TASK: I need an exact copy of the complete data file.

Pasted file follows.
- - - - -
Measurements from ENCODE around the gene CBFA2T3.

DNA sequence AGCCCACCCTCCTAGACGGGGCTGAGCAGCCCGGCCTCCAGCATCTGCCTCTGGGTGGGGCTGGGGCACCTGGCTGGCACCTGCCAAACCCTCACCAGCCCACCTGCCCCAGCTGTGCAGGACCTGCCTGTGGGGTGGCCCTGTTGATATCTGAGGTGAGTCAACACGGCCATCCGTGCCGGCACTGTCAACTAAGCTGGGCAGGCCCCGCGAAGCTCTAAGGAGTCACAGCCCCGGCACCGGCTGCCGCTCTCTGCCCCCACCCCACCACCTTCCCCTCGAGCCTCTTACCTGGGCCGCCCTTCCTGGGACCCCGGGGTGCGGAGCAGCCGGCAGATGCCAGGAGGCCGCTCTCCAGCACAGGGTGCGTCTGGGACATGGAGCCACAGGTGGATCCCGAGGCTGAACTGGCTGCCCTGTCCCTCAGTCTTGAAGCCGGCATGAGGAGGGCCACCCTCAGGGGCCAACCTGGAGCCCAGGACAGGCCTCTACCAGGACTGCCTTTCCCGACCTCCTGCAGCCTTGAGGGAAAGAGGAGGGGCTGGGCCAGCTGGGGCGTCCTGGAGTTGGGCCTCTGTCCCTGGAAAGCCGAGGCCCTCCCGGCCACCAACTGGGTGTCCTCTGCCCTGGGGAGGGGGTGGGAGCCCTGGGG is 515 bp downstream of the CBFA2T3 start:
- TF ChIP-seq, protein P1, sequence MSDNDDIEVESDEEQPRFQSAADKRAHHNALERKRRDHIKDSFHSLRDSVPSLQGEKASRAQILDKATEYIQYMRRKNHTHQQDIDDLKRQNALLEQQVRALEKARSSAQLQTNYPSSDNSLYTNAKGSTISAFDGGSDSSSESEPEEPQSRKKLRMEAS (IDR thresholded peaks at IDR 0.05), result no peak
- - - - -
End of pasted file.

Measurements from ENCODE around the gene CBFA2T3.

DNA sequence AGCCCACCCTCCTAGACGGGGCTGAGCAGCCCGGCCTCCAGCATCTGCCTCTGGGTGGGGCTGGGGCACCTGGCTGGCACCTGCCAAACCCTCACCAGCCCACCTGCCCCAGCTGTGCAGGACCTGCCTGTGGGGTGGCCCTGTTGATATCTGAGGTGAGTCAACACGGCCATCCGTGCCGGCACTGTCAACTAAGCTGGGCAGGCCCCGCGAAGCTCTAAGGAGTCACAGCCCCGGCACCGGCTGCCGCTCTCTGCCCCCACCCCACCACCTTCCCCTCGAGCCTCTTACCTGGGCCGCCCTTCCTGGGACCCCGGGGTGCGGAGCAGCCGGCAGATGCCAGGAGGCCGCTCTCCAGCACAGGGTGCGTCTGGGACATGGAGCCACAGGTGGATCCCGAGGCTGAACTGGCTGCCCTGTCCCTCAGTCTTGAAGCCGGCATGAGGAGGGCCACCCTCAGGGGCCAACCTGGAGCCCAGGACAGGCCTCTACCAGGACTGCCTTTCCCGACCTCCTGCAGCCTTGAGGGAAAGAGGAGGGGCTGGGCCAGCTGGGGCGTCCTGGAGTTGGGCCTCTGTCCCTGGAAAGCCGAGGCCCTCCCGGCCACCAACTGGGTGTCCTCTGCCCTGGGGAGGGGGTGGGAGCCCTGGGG is 515 bp downstream of the CBFA2T3 start:
- TF ChIP-seq, protein P1, sequence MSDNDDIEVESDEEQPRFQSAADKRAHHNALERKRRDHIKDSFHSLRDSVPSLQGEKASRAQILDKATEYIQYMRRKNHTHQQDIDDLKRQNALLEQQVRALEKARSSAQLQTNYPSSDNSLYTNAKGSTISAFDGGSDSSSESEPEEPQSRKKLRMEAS (IDR thresholded peaks at IDR 0.05), result no peak